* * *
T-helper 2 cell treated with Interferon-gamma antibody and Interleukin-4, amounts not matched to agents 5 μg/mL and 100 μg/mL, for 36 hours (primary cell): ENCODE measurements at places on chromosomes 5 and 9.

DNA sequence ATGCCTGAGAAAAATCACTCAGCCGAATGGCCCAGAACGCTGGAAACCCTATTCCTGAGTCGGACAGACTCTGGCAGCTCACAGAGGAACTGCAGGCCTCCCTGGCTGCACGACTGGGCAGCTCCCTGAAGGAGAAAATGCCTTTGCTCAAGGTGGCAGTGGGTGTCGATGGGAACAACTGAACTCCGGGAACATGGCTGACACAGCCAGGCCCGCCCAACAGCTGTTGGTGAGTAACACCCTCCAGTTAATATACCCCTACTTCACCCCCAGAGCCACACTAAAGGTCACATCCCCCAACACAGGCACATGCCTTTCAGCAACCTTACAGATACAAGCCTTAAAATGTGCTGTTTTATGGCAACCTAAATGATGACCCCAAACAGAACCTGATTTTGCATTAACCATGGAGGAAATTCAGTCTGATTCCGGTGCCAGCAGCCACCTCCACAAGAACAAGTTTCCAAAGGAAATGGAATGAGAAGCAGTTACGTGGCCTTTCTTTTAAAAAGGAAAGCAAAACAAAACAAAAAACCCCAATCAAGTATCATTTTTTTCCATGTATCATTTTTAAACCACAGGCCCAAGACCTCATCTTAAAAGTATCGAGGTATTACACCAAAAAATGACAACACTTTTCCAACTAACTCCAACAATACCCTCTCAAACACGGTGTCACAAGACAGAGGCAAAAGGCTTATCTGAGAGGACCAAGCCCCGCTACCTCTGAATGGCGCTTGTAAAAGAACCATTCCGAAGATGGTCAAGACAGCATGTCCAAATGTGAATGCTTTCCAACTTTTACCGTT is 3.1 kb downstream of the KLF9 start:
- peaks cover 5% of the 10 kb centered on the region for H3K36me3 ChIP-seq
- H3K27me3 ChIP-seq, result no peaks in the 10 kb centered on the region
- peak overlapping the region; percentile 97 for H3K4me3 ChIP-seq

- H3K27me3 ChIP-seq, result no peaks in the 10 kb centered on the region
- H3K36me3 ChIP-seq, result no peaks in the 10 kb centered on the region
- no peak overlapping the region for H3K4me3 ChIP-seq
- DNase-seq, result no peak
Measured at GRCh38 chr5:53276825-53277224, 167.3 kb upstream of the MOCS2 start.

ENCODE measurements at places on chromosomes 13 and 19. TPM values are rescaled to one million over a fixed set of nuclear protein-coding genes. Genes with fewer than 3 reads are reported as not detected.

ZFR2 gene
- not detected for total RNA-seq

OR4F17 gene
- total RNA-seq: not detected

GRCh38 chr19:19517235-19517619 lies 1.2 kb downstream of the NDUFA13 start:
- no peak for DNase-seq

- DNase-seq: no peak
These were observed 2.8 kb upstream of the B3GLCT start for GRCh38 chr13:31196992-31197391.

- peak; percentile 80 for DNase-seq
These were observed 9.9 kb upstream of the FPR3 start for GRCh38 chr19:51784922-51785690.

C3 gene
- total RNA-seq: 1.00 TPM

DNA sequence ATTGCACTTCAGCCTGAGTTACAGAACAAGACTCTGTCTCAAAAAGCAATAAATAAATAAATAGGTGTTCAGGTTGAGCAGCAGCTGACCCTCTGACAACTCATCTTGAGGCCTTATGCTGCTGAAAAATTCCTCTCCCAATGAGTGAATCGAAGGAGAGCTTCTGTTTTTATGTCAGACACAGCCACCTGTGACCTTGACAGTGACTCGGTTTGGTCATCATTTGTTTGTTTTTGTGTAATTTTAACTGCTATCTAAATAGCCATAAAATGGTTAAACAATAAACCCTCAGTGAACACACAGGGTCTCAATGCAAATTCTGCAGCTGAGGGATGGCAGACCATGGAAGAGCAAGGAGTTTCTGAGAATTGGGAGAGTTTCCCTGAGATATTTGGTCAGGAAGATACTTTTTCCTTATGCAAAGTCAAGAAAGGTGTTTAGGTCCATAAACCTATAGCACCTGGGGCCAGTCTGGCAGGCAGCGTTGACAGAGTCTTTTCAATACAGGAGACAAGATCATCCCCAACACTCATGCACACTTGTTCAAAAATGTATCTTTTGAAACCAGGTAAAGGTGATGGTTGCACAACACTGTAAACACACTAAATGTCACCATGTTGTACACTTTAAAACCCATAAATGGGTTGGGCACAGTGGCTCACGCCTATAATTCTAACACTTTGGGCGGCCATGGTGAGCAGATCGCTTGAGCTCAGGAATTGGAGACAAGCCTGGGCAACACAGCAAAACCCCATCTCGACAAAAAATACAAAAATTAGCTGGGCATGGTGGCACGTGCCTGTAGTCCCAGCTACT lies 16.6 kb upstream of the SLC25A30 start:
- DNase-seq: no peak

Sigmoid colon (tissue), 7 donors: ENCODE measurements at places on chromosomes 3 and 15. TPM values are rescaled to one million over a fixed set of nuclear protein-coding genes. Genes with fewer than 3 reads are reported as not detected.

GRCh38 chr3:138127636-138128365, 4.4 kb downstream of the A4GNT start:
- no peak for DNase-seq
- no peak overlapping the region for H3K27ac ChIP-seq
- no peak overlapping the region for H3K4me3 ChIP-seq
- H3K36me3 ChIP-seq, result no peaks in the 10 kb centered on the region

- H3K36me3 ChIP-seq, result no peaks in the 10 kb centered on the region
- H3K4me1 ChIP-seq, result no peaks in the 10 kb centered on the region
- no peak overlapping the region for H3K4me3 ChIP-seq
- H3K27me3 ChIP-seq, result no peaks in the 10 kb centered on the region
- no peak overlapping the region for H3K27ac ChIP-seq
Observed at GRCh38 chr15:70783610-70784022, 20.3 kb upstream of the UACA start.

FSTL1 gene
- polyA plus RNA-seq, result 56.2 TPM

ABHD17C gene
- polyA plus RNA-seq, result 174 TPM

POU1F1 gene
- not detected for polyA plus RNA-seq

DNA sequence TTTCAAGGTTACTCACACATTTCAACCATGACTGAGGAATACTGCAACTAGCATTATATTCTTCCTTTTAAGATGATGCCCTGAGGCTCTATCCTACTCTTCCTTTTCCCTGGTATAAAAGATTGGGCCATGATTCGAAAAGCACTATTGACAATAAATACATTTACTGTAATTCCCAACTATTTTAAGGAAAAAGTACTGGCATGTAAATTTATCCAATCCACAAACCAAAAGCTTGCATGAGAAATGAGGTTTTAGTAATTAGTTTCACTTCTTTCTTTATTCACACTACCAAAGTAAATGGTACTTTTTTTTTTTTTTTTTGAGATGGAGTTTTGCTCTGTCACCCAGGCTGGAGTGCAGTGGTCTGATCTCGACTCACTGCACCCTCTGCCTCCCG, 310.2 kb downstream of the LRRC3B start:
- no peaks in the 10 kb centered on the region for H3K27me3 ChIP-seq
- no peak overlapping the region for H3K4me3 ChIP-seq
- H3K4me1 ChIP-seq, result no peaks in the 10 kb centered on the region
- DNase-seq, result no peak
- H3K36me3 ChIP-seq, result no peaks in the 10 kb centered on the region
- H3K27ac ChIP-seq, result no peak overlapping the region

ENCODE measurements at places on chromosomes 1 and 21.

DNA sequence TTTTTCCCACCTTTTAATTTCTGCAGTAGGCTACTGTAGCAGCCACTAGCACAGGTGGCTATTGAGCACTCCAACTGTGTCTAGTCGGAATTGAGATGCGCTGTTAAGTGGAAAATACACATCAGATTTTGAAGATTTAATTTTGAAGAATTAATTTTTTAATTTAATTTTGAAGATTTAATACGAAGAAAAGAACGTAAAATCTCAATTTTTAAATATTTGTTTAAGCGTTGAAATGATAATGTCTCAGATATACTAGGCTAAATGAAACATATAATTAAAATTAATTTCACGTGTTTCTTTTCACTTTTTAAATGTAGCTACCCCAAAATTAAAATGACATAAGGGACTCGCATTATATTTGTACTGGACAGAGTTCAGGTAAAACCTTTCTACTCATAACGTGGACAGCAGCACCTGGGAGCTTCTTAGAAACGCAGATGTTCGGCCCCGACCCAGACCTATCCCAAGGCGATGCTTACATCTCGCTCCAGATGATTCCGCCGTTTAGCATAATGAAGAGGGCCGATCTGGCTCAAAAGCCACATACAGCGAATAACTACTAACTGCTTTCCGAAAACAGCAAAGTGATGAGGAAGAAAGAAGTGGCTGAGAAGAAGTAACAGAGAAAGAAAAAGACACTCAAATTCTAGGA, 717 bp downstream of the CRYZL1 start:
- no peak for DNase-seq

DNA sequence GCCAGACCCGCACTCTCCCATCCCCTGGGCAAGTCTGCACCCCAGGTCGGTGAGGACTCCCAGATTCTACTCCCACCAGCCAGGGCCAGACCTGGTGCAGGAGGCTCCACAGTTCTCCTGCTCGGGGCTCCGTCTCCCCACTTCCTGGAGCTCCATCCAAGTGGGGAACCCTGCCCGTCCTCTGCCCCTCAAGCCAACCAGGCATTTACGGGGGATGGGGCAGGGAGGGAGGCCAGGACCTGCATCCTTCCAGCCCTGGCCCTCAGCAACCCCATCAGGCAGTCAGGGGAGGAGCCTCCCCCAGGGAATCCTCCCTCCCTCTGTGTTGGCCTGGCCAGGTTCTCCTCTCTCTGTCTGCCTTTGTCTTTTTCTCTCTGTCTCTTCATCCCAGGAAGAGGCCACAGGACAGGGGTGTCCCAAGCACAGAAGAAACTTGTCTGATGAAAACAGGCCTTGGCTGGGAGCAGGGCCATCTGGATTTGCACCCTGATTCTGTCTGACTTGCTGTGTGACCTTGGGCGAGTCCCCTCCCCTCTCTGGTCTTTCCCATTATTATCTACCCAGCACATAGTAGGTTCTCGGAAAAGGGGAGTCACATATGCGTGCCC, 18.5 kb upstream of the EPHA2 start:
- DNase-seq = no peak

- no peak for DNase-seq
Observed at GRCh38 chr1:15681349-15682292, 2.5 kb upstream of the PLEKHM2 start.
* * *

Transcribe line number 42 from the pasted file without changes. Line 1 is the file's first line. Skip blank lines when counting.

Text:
POU1F1 gene